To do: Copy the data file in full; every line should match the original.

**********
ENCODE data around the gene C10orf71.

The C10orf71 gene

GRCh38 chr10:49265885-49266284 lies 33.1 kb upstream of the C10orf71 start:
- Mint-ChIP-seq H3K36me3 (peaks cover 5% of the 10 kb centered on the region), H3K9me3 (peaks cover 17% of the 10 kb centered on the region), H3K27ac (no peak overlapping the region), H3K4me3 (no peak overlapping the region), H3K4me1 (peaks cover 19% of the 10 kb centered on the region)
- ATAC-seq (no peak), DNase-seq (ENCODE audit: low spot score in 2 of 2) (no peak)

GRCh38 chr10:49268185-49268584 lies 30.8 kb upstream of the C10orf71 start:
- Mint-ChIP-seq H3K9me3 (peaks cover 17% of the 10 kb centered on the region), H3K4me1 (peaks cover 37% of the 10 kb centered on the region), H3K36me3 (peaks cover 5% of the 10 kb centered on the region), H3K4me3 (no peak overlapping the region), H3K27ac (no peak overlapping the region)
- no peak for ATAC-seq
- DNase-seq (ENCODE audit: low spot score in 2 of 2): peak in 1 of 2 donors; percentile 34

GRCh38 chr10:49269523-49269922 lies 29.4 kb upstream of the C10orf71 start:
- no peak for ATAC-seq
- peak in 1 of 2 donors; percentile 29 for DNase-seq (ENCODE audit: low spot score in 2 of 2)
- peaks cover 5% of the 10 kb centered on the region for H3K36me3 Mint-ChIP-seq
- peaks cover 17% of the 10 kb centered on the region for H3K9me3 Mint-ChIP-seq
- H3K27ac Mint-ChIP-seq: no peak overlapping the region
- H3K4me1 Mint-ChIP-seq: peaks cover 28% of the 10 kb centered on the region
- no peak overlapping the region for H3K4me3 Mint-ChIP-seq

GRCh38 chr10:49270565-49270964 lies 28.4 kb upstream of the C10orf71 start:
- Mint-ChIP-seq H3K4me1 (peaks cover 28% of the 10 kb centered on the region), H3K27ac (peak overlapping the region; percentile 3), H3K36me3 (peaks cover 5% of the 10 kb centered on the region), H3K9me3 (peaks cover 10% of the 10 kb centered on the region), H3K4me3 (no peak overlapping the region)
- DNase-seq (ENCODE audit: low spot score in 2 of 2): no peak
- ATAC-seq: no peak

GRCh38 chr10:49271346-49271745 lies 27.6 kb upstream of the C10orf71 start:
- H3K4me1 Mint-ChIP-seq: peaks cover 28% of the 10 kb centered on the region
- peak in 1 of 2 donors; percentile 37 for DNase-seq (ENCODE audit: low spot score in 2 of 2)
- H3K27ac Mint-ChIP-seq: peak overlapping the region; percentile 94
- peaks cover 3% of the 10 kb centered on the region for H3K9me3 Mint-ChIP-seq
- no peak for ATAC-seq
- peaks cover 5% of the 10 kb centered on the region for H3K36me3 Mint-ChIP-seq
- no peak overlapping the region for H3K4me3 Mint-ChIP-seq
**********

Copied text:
ENCODE data around the gene C10orf71.

The C10orf71 gene

GRCh38 chr10:49265885-49266284 lies 33.1 kb upstream of the C10orf71 start:
- Mint-ChIP-seq H3K36me3 (peaks cover 5% of the 10 kb centered on the region), H3K9me3 (peaks cover 17% of the 10 kb centered on the region), H3K27ac (no peak overlapping the region), H3K4me3 (no peak overlapping the region), H3K4me1 (peaks cover 19% of the 10 kb centered on the region)
- ATAC-seq (no peak), DNase-seq (ENCODE audit: low spot score in 2 of 2) (no peak)

GRCh38 chr10:49268185-49268584 lies 30.8 kb upstream of the C10orf71 start:
- Mint-ChIP-seq H3K9me3 (peaks cover 17% of the 10 kb centered on the region), H3K4me1 (peaks cover 37% of the 10 kb centered on the region), H3K36me3 (peaks cover 5% of the 10 kb centered on the region), H3K4me3 (no peak overlapping the region), H3K27ac (no peak overlapping the region)
- no peak for ATAC-seq
- DNase-seq (ENCODE audit: low spot score in 2 of 2): peak in 1 of 2 donors; percentile 34

GRCh38 chr10:49269523-49269922 lies 29.4 kb upstream of the C10orf71 start:
- no peak for ATAC-seq
- peak in 1 of 2 donors; percentile 29 for DNase-seq (ENCODE audit: low spot score in 2 of 2)
- peaks cover 5% of the 10 kb centered on the region for H3K36me3 Mint-ChIP-seq
- peaks cover 17% of the 10 kb centered on the region for H3K9me3 Mint-ChIP-seq
- H3K27ac Mint-ChIP-seq: no peak overlapping the region
- H3K4me1 Mint-ChIP-seq: peaks cover 28% of the 10 kb centered on the region
- no peak overlapping the region for H3K4me3 Mint-ChIP-seq

GRCh38 chr10:49270565-49270964 lies 28.4 kb upstream of the C10orf71 start:
- Mint-ChIP-seq H3K4me1 (peaks cover 28% of the 10 kb centered on the region), H3K27ac (peak overlapping the region; percentile 3), H3K36me3 (peaks cover 5% of the 10 kb centered on the region), H3K9me3 (peaks cover 10% of the 10 kb centered on the region), H3K4me3 (no peak overlapping the region)
- DNase-seq (ENCODE audit: low spot score in 2 of 2): no peak
- ATAC-seq: no peak

GRCh38 chr10:49271346-49271745 lies 27.6 kb upstream of the C10orf71 start:
- H3K4me1 Mint-ChIP-seq: peaks cover 28% of the 10 kb centered on the region
- peak in 1 of 2 donors; percentile 37 for DNase-seq (ENCODE audit: low spot score in 2 of 2)
- H3K27ac Mint-ChIP-seq: peak overlapping the region; percentile 94
- peaks cover 3% of the 10 kb centered on the region for H3K9me3 Mint-ChIP-seq
- no peak for ATAC-seq
- peaks cover 5% of the 10 kb centered on the region for H3K36me3 Mint-ChIP-seq
- no peak overlapping the region for H3K4me3 Mint-ChIP-seq